(The Root) — Let's face it, in America today black life is still not valued the same as white life. This is especially true when it comes to how we respond to and even discuss guns and violent crime. This is one of my key frustrations with the current gun-control debate and the question of how central a role race plays in such discussions.
The tragic gun killings at Sandy Hook Elementary School in Newtown, Conn., remain a sore wound. Merciless killer Adam Lanza took the lives of 26 people, including 20 children. We now know that the gunman came from a home with a veritable arsenal of weaponry. He fired150 rounds of ammunition in less than five minutes in the killing spree with his .223 caliber XM-15 rifle and its high-capacity magazine.
Understandably, and quite irrespective of race, the event saddened a nation and sparked new outcries for major gun-control reform. The momentum behind calls for reform was palpable. Particularly so, as the Newtown gun killings came so closely on the heels a similar mass shooting in an Aurora, Colo., theater where 12 people lost their lives and another 58 were injured by cold-blooded gunman James Holmes.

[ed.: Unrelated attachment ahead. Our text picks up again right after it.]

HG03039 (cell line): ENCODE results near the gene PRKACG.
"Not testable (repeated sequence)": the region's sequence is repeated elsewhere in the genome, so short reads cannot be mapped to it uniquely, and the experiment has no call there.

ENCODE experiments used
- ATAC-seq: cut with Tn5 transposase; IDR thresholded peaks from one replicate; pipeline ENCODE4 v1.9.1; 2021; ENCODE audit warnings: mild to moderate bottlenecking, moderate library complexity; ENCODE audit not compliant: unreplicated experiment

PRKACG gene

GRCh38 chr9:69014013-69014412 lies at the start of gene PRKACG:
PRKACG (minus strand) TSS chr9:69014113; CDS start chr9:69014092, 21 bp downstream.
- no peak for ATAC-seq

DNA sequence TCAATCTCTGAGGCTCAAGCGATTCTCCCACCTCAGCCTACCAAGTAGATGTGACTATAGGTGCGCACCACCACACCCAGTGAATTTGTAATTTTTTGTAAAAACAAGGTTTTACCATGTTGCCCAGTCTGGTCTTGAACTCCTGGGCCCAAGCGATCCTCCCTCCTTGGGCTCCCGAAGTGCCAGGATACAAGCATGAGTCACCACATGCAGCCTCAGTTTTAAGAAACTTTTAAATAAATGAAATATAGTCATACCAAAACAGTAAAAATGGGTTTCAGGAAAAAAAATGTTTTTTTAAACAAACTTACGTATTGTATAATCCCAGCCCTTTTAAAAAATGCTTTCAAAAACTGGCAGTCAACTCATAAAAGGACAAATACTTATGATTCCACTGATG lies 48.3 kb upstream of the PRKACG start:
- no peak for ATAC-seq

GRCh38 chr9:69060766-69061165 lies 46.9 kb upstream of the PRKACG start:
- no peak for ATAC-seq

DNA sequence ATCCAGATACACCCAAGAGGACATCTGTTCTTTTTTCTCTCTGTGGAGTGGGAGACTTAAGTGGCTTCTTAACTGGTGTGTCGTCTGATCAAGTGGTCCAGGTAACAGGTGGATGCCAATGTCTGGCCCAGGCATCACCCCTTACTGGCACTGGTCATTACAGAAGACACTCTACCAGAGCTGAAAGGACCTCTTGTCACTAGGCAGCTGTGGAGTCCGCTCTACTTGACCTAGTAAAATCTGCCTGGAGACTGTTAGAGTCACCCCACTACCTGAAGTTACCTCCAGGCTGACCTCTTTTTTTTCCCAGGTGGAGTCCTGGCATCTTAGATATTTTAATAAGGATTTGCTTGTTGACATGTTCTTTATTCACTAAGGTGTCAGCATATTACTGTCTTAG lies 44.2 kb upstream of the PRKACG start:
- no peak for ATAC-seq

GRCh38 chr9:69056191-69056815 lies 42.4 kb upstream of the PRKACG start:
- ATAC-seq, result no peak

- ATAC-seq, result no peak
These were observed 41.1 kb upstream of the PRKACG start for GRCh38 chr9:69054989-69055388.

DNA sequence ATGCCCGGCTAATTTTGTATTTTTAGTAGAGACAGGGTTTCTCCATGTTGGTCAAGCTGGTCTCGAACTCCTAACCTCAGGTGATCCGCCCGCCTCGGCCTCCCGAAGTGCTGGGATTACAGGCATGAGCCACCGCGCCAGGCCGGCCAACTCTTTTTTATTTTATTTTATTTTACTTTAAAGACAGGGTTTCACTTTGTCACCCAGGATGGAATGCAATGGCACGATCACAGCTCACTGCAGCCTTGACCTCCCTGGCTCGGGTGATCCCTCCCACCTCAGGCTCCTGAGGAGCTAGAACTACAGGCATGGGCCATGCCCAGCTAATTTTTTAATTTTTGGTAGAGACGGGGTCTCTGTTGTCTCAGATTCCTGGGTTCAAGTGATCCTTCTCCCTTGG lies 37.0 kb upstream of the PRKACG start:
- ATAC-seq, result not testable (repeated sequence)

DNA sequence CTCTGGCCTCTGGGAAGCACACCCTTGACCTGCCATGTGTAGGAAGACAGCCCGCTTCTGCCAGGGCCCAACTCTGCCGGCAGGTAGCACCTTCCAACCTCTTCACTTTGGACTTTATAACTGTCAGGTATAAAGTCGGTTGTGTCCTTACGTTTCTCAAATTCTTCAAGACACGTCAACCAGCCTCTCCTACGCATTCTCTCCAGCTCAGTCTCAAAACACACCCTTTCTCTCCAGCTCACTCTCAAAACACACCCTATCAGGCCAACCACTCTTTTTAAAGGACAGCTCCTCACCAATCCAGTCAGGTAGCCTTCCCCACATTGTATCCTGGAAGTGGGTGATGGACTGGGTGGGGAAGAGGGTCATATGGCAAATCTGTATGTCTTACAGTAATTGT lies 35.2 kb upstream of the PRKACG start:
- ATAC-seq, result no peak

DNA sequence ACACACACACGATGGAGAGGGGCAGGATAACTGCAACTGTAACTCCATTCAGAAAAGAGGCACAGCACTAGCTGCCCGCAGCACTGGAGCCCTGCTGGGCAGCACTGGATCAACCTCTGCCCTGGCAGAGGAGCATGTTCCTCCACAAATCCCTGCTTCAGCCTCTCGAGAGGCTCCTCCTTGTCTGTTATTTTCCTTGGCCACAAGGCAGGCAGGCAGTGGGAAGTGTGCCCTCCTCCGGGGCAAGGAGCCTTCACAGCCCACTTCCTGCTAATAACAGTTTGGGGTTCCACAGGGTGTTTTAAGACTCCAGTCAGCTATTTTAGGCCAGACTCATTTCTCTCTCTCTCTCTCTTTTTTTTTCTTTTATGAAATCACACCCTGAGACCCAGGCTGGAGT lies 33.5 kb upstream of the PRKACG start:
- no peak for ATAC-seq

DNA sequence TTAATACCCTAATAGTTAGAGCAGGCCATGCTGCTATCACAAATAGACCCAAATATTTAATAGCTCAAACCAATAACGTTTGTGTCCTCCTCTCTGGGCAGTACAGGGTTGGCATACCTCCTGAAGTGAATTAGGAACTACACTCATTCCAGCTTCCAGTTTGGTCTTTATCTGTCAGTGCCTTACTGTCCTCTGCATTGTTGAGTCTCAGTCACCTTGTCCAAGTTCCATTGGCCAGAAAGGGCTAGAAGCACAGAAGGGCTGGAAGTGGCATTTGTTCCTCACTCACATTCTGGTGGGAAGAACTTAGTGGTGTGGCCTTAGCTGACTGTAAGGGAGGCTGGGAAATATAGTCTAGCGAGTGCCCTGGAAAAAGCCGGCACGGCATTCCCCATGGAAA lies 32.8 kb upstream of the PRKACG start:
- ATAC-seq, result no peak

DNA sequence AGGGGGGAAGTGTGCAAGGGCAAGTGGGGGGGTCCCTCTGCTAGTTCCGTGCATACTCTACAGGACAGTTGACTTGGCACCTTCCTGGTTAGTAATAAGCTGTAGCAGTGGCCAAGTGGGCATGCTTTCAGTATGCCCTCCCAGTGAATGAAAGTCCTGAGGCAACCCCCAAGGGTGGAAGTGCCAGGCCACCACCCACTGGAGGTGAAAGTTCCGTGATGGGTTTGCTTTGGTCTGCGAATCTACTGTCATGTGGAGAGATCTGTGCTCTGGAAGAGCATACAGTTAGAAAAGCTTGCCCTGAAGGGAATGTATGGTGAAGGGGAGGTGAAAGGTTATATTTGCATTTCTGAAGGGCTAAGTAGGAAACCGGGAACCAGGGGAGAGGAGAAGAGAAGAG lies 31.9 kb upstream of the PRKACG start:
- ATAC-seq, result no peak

Yet, well before the Newtown massacre, black communities and activists were talking about the urgent need for action on the problem of gun violence. As a result, following the natural spasm of media attention on Newtown, you could quickly hear the refrain from the black communities, "But what about Chicago? What about the steady gun violence and death of young innocents in the ghetto?" The sad poignancy of that refrain was underscored by the senseless gun murder of 15-year-old Hadiya Pendleton, who performed at President Obama's second inaugural just days earlier. The circumstance prompted some black activists to circulate a petition, signed by tens of thousands, calling for Obama to speak out on gun violence in Chicago.